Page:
- Launch control center (ICBM)
The launch control center, or LCC for short, is the main control facility of any U.S. ICBM complex. From here, the crew can monitor the complex, launch the
missile, or relax in the living quarters (depending on the ICBM system). The LCC is designed to provide maximum protection for the missile combat crew and equipment vital to missile launch.
All LCCs were dependent on a "missile support base" (MSB) for logistics support. For example,
Minot AFBis the MSB for the 91st Space Wing. This is important to note, for some wayward maintenance crews have strayed from their MSB/missile complex, into another base's complex unwittingly.
Three types of Minuteman LCCs exist:
#Alternate Command Post (ACP) - performed backup functions to missile support base; control missile wing communications
#Squadron Command Post (SCP) - perform backup functions to ACP; control squadron execution and communications
#Primary LCC (PLCC) - perform execution and rapid message processing
There are four configurations of the LCC, differing primarily in the amount and location of communications equipment. Functionally, there are three LCC designations. One Alternate Comniand Post (ACP) LCC is located within each Minuteman wing and serves as backup for the wing command post. Three Squadron Command Posts (SCPS) serve as command units for the remaining squadrons within the wing, and report directly to the wing command post. The ACP doubles as SCP for the squadron it is located within. The remainder of the LCCS (16) are classified as primary LCCS. Four primary LCCS are located within each squadron and report to their respective command post.
Atlas D Configuration
Atlas E Configuration
Atlas F Configuration
Titan I LCC
Titan II LCC
The Titan LCCs held four crew members: the Missile Combat Crew Commander (MCCC), the Deputy Missile Combat Crew Commander (DMCCC), Ballistic Missile Analyst Technician (BMAT), and the Missile Facilities Technician (MFT).
Titan II had a three story LCC dome. The first level was the crews living area and contained a kitchen, bathroom, bedroom, and a small equipment area that housed an exhaust fan and a water heater. The second level was the launch control area and held the LCCFC (Launch Control Complex Facility Console, the main launch console), the ALOC (Alternate Launch Officer Console), the Control Monitor Group (monitored the missile), and several offer pieces of equipment. The lowest level, level 3, held communications equipment, the two battery backup supplies, the sewage lift station, the motor-generator, and several other pieces of equipment.
There were two types of Titan II sites: standard, and ACP (alternate command post) sites. ACPs had all of the equipment that one would find on a standard site plus additional communication equipment.
Launch Control Center
The LCC is an underground structure of reinforced concrete and steel of sufficient strength to withstand weapon effects. It contains equipment and personnel capable of controlling, monitoring, and launching 50 missiles in the unmanned launch facilities within the squadron.
The LCC outer structure is cylindrical with hemispherical ends. Walls are approximately 4.5 feet thick. A blast door permits entry into the LCC from the tunnel junction. An escape hatch 3-ft in diameter is located at the far end of the LCC. The escape hatch and associate tunnel are constructed to withstand weapon effects and allow personnel egress in the event of damage to the vertical access shaft. Essential LCC launch equipment along with the missile combat crew are located in a shock isolated room suspended within the blast−proof outer structure. The room is steel and suspended as a pendulum by four shock isolators (see picture below).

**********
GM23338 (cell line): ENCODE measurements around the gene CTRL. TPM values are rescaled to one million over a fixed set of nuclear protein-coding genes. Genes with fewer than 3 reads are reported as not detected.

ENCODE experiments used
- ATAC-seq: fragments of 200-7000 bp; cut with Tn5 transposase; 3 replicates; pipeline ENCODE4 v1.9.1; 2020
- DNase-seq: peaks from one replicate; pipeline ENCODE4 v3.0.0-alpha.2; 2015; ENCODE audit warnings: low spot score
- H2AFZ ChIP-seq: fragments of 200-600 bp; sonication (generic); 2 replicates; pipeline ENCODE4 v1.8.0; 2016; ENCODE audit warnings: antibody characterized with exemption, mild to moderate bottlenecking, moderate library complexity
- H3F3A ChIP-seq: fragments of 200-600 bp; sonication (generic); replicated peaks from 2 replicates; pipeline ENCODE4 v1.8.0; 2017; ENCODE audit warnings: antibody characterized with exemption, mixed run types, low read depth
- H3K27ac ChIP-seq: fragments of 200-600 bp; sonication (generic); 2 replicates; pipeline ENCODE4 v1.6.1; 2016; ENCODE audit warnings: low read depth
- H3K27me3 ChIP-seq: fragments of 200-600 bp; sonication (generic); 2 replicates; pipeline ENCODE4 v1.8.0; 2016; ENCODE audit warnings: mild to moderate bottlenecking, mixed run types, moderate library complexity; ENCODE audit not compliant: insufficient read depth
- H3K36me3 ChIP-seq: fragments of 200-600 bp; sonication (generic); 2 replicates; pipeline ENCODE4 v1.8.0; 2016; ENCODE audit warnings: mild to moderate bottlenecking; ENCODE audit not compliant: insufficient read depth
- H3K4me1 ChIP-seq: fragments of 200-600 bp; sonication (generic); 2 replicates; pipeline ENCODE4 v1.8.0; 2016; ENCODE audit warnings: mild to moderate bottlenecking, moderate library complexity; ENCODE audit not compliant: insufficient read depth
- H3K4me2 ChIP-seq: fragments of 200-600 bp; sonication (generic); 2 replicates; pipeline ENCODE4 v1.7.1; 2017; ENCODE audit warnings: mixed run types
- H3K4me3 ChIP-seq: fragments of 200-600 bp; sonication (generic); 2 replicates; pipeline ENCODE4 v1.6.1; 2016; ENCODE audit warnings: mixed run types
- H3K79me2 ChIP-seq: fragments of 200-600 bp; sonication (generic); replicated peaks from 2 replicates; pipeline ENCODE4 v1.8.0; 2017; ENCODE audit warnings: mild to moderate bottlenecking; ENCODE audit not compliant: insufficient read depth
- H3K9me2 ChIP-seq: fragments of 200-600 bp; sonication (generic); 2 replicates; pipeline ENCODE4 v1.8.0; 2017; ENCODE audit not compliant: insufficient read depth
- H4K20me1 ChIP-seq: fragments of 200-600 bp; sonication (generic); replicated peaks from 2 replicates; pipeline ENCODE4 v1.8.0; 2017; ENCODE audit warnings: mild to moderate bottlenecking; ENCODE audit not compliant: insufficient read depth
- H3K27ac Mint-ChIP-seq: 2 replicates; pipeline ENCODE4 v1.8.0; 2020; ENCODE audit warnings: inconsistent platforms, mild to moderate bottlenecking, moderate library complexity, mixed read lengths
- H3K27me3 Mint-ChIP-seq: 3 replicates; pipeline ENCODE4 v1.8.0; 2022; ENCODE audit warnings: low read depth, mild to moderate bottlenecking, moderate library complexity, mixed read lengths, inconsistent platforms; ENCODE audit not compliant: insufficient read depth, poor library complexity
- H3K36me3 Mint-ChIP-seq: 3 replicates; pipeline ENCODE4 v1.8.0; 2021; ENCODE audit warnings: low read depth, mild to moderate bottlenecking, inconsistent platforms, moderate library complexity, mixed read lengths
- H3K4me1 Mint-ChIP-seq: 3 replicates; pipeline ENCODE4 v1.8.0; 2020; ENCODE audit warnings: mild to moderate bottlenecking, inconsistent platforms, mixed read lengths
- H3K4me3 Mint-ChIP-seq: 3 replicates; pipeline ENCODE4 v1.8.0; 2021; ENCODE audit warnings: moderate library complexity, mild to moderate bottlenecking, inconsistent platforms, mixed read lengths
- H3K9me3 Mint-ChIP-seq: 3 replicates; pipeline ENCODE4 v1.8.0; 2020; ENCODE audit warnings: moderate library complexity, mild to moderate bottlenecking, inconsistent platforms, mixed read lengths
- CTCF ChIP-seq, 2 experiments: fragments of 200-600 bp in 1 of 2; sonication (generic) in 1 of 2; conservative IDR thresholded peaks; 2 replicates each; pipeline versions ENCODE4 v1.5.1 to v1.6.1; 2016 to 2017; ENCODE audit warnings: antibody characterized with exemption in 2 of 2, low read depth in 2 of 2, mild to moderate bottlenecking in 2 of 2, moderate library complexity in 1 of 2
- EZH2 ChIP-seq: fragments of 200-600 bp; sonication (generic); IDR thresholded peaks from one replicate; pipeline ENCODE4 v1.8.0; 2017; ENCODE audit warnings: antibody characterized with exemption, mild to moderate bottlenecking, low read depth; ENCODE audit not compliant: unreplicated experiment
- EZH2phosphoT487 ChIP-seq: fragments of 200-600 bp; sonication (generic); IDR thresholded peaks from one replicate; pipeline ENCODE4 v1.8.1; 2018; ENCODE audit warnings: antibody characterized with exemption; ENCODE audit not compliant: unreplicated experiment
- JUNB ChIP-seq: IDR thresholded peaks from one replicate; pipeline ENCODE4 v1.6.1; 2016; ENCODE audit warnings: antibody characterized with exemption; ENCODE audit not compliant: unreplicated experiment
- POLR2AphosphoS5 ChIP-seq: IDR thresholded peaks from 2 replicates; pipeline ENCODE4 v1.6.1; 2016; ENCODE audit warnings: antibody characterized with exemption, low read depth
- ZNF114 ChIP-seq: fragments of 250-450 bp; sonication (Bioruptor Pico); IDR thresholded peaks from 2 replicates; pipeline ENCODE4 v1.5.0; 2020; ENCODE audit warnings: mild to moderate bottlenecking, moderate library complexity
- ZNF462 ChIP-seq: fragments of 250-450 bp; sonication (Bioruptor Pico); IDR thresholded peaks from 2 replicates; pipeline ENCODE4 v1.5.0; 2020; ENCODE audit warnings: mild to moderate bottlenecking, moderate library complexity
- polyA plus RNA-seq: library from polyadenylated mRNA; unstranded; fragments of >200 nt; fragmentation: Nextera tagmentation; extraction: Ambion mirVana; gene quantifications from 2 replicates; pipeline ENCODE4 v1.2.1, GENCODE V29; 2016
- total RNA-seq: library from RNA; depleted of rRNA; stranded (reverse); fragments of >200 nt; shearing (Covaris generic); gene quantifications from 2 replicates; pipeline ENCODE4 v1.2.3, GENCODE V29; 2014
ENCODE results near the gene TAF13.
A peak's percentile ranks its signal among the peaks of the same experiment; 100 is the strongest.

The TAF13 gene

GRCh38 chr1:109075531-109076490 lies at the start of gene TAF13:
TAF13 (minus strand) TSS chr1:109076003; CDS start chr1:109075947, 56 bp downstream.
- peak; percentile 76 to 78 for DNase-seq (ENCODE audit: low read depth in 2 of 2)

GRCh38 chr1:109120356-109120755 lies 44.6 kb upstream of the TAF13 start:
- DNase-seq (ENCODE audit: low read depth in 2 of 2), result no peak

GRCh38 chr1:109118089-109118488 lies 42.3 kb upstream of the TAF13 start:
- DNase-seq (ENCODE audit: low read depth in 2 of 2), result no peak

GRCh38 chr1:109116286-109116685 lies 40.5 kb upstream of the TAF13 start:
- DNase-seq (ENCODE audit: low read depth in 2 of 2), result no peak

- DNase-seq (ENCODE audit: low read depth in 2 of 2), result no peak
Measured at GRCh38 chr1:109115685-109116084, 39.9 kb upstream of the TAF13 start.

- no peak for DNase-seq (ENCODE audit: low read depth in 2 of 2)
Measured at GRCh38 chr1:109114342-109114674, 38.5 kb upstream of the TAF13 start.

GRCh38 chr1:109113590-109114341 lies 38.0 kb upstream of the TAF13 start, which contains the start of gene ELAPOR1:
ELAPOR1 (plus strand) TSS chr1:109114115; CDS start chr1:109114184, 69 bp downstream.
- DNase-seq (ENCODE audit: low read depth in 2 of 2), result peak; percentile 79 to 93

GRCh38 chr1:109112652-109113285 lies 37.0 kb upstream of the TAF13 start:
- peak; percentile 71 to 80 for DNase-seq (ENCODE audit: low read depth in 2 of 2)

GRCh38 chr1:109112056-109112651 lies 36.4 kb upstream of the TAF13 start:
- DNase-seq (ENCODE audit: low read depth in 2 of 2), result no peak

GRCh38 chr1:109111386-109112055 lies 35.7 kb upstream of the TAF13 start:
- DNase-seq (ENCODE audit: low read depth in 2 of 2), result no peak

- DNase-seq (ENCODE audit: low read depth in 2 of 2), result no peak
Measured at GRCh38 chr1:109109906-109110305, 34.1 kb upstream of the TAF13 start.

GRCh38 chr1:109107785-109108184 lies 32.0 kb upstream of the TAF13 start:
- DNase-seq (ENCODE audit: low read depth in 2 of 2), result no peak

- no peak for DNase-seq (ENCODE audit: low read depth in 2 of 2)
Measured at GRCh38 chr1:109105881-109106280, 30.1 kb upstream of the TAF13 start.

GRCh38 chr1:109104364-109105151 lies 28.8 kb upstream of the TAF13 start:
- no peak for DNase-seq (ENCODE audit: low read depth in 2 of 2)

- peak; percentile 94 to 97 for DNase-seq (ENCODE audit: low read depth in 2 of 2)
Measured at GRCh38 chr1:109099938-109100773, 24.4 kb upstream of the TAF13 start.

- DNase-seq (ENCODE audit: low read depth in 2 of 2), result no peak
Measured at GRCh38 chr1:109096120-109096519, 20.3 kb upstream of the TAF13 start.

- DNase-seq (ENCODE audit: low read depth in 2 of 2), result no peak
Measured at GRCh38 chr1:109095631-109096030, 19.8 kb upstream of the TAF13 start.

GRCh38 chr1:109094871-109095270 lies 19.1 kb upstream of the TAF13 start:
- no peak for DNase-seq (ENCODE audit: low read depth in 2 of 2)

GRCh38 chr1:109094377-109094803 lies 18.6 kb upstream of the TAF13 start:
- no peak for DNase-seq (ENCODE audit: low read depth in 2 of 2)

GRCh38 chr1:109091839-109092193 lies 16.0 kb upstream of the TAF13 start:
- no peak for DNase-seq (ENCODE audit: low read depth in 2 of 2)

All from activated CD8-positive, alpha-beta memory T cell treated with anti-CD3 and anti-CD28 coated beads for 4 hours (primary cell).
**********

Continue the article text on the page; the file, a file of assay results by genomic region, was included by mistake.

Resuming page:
Command-data Buffer (CDB) was a configuration for early Minuteman missiles. The overall layout of the LCC did not change through the upgrade to REACT, however there are some major equipment changes.
Launch Control Equipment Building
Missile Alert Facility
The Missile Alert Facility (MAF), previously known as the Launch Control Facility (LCF), consists of
As of 2006, all Minuteman LCCs were modified to handle the LCC Netlink upgrade. The Netlink system brought internet access underground for missile combat crews. [http://www.afspc.af.mil/shared/media/document/AFD-070322-103.pdf "LCC Netlink", High Frontier Journal, Vol 3, No. 2]
*Strategic Automated Command Control System (SACCS) - formerlly known as
Strategic Air CommandDigital Information Network (SACDIN)
Minimum Essential Emergency Communications Network(MEECN) [http://www.afmc.af.mil/news/story.asp?id=123013488]
AFSATCOM, using both MILSTARand DSCSsatellites
*Survivable Low-frequency Communications System (SLFCS, aka
*ICBM SHF Satellite Terminal (ISST)
*Hardened Intersite Cable System lines (HICS)
*Voice Dial Lines 1 & 2
The Minuteman LCC differs from previous missile systems in that it only held room for two personnel, the Missile Combat Crew Commander (MCCC) and the Deputy Missile Combat Crew Commander (DMCCC).
The Peacekeeper LCCs were just non-REACT modified CDB LCCs. Instead of replacing the command and control equipment, the 'old' Minuteman CDB C2 system was modified for the 50 Peacekeeper ICBMs.
* [http://www.cr.nps.gov/history/online_books/mimi/hrs2-5.htm U.S. National Park Service article] with detailed information on
Minuteman missilelaunch control centers.
* [http://www.titanmissilemuseum.org/ Titan Missile Museum: Pima Air & Space Museum]
* [http://missilebases.com/ 20th Century Castles: LCC real estate sales]
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